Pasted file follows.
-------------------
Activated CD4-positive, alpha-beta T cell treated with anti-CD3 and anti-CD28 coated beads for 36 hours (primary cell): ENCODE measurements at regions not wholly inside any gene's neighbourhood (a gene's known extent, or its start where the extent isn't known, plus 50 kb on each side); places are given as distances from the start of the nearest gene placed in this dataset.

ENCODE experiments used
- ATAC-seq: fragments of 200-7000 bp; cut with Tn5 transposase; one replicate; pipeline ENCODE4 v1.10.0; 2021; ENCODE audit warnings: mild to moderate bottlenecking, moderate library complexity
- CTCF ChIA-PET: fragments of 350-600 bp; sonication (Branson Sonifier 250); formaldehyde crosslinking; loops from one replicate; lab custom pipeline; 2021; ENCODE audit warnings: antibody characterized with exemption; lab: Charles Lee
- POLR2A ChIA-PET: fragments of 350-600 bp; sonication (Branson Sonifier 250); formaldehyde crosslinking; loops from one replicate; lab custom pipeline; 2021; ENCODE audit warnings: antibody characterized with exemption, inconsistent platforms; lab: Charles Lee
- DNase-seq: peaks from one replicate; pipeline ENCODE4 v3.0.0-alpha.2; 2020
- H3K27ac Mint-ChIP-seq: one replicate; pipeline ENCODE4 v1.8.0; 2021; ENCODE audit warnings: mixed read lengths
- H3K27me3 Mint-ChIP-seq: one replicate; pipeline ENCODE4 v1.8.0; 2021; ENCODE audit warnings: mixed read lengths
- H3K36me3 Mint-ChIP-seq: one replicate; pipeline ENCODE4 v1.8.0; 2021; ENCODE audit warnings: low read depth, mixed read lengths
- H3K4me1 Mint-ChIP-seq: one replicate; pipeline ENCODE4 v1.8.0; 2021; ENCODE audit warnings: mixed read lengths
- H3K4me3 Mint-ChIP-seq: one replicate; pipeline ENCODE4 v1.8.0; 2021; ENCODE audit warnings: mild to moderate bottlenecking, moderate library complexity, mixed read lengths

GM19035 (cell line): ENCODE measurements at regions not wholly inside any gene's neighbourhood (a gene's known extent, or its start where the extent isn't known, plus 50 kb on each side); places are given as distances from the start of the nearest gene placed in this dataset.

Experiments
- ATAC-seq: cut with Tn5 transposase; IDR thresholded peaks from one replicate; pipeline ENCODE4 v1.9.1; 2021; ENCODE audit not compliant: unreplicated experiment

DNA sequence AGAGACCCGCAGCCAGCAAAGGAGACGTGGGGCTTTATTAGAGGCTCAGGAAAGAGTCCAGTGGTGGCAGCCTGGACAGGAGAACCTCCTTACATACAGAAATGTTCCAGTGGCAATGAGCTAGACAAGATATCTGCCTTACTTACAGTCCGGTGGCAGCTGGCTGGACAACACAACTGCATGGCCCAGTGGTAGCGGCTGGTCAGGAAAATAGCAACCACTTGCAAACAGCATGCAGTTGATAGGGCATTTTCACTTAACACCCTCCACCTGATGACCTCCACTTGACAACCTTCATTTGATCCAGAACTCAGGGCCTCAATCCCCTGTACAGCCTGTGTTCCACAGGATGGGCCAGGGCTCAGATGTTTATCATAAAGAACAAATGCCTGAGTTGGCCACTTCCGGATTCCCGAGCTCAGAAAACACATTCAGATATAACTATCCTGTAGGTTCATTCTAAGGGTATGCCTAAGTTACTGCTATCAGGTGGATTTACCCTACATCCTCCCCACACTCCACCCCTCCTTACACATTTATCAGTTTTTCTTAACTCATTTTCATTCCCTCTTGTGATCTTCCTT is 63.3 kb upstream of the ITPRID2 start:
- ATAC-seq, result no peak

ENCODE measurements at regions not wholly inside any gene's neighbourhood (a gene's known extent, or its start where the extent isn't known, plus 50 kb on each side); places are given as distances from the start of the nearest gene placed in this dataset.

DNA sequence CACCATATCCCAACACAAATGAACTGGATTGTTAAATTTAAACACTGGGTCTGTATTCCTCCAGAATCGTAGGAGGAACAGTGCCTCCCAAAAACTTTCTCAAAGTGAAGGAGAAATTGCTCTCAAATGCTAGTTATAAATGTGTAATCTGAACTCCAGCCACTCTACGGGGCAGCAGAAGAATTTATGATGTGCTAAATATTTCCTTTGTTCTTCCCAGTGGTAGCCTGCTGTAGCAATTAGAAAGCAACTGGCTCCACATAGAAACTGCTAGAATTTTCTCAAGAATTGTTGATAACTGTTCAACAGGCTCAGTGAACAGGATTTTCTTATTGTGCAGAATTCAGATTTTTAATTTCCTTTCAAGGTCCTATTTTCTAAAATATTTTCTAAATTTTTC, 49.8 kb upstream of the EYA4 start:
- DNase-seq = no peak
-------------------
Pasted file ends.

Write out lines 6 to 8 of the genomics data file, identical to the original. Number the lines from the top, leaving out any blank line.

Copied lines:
- DNase-seq: peaks from one replicate; pipeline ENCODE4 v3.0.0-alpha.2; 2020
- H3K27ac Mint-ChIP-seq: one replicate; pipeline ENCODE4 v1.8.0; 2021; ENCODE audit warnings: mixed read lengths
- H3K27me3 Mint-ChIP-seq: one replicate; pipeline ENCODE4 v1.8.0; 2021; ENCODE audit warnings: mixed read lengths